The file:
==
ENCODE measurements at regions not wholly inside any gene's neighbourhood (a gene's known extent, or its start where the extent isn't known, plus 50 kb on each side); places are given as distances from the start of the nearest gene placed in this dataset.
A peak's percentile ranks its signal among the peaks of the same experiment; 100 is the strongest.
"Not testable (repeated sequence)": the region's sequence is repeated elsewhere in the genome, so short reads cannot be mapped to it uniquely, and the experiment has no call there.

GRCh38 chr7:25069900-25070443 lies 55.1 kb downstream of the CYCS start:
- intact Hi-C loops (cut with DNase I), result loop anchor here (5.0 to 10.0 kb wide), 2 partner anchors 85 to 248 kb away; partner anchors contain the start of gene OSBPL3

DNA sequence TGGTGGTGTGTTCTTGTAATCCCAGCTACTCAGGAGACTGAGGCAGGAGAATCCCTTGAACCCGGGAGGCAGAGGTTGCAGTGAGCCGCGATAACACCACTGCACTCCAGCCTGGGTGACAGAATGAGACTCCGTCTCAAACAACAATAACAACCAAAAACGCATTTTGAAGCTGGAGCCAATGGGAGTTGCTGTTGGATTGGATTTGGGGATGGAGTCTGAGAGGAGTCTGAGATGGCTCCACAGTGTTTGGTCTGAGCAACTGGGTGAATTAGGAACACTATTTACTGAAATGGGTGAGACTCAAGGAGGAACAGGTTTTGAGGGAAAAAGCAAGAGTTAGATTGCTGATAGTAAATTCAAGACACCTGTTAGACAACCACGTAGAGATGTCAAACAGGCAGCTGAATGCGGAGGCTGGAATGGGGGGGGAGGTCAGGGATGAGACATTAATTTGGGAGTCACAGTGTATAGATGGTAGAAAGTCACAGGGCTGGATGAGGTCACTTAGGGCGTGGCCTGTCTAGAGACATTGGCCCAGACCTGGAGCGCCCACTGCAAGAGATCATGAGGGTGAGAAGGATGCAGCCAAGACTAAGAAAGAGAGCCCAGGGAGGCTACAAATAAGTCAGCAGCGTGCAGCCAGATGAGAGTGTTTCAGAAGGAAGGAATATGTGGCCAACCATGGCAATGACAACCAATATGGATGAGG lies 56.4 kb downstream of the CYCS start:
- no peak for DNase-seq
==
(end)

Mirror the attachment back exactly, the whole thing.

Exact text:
ENCODE measurements at regions not wholly inside any gene's neighbourhood (a gene's known extent, or its start where the extent isn't known, plus 50 kb on each side); places are given as distances from the start of the nearest gene placed in this dataset.
A peak's percentile ranks its signal among the peaks of the same experiment; 100 is the strongest.
"Not testable (repeated sequence)": the region's sequence is repeated elsewhere in the genome, so short reads cannot be mapped to it uniquely, and the experiment has no call there.

GRCh38 chr7:25069900-25070443 lies 55.1 kb downstream of the CYCS start:
- intact Hi-C loops (cut with DNase I), result loop anchor here (5.0 to 10.0 kb wide), 2 partner anchors 85 to 248 kb away; partner anchors contain the start of gene OSBPL3

DNA sequence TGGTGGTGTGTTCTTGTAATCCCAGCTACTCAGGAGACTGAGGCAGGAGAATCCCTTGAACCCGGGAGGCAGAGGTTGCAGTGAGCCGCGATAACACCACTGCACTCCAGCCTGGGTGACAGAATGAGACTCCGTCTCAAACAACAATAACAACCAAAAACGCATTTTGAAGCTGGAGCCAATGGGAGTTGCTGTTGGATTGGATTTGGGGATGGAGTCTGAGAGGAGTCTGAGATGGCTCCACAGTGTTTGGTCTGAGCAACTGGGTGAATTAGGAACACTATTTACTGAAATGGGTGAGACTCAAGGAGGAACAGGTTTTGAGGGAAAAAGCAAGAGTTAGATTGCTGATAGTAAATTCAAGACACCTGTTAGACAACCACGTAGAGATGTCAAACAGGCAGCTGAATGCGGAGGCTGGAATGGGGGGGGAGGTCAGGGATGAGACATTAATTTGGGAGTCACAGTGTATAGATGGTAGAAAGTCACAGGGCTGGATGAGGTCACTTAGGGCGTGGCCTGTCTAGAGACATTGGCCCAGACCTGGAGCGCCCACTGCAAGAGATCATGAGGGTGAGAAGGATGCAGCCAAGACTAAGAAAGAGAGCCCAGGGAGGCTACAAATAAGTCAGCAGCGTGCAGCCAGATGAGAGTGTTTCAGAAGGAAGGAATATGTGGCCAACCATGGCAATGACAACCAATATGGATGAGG lies 56.4 kb downstream of the CYCS start:
- no peak for DNase-seq